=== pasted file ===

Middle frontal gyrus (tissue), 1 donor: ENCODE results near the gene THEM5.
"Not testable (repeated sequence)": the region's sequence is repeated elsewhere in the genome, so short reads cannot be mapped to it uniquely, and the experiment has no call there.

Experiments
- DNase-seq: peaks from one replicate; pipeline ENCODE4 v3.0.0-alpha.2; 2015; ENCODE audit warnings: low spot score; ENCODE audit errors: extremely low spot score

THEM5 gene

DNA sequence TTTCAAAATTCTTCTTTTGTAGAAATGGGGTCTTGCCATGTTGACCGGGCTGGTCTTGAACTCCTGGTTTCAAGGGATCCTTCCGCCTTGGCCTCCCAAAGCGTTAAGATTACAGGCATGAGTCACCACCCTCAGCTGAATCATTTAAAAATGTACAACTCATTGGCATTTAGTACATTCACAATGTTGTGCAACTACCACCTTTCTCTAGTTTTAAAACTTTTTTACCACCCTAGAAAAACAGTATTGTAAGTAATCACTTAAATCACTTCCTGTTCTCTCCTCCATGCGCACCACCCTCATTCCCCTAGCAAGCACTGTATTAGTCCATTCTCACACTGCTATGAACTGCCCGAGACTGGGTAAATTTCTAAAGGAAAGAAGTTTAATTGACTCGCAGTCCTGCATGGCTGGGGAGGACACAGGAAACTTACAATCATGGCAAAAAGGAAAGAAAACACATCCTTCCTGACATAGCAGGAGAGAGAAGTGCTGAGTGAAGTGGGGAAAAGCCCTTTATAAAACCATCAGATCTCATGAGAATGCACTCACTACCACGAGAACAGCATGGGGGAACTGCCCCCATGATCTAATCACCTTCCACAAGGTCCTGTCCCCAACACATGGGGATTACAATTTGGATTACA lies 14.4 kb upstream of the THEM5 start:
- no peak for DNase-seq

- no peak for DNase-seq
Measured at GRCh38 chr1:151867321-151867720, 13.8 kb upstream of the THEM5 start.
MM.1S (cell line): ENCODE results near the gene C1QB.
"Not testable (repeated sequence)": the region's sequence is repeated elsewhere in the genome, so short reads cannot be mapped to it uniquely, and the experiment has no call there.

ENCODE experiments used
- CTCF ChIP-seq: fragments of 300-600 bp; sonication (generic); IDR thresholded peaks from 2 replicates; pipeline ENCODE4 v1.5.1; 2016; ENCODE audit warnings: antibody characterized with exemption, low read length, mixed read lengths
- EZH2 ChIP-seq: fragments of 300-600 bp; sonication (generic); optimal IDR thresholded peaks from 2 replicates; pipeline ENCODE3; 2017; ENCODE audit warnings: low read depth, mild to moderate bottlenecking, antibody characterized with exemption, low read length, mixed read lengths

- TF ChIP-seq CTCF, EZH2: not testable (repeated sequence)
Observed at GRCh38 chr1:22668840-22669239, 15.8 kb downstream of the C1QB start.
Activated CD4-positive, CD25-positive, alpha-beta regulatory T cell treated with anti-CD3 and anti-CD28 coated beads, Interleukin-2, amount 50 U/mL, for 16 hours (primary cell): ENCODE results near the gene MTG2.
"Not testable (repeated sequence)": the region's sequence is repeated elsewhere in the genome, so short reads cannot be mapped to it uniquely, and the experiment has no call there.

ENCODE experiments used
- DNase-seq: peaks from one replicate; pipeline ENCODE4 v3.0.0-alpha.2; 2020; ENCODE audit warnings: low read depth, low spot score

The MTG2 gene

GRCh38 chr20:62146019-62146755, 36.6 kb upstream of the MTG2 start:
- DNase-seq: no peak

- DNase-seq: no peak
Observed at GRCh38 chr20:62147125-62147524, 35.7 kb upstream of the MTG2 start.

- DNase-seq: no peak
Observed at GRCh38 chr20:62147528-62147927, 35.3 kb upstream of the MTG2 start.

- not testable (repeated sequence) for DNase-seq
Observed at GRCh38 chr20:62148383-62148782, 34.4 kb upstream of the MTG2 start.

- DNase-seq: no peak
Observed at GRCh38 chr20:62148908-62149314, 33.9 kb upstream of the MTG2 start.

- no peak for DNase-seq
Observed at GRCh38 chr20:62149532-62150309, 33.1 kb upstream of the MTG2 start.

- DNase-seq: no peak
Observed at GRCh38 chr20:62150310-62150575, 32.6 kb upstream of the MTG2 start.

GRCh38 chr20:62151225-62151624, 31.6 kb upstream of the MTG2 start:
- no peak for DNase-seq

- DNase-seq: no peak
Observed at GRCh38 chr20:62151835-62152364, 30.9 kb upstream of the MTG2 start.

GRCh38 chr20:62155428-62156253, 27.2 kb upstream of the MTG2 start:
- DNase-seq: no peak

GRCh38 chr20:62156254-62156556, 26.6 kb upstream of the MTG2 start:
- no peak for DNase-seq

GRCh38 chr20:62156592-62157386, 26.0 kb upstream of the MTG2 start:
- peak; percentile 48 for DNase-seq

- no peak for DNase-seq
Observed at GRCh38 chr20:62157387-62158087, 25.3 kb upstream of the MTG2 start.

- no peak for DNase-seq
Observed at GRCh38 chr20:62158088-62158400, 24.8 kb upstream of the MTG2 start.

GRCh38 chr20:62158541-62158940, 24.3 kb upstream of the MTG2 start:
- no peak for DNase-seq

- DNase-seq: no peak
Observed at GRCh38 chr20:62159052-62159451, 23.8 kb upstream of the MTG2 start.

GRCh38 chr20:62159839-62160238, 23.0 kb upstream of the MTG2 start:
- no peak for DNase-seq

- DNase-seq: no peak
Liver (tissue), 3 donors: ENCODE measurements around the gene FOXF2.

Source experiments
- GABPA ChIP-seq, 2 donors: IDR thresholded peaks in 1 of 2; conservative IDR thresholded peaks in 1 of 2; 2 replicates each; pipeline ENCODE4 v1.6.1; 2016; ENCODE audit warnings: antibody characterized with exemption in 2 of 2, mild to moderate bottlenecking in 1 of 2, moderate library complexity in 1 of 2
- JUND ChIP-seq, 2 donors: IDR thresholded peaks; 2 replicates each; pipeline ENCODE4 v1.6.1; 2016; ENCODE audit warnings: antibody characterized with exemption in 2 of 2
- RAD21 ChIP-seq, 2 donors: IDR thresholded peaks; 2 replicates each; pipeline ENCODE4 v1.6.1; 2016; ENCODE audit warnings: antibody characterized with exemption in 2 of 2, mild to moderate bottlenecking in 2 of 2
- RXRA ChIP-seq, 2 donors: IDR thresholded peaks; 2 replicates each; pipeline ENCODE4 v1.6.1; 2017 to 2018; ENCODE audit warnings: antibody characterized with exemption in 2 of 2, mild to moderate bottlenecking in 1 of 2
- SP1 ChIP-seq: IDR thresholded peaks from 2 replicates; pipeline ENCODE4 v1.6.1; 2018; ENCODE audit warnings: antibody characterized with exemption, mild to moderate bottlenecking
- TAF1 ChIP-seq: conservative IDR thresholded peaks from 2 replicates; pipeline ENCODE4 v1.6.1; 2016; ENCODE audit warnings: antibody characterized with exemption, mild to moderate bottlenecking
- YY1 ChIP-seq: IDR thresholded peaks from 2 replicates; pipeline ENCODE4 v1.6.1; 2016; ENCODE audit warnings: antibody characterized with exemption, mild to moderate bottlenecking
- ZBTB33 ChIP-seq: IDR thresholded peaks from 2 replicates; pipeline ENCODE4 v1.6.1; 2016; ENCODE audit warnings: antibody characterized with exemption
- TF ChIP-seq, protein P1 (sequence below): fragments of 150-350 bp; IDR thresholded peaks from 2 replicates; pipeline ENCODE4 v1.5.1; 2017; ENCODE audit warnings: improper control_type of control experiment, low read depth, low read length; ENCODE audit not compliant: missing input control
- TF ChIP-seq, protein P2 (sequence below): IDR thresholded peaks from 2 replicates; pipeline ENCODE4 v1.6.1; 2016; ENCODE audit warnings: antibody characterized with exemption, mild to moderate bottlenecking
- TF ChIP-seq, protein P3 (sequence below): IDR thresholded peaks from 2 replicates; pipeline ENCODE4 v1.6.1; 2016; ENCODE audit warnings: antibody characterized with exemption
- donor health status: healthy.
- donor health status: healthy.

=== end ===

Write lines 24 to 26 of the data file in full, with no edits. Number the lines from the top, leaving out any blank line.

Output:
- DNase-seq: no peak
Observed at GRCh38 chr20:62147125-62147524, 35.7 kb upstream of the MTG2 start.

- DNase-seq: no peak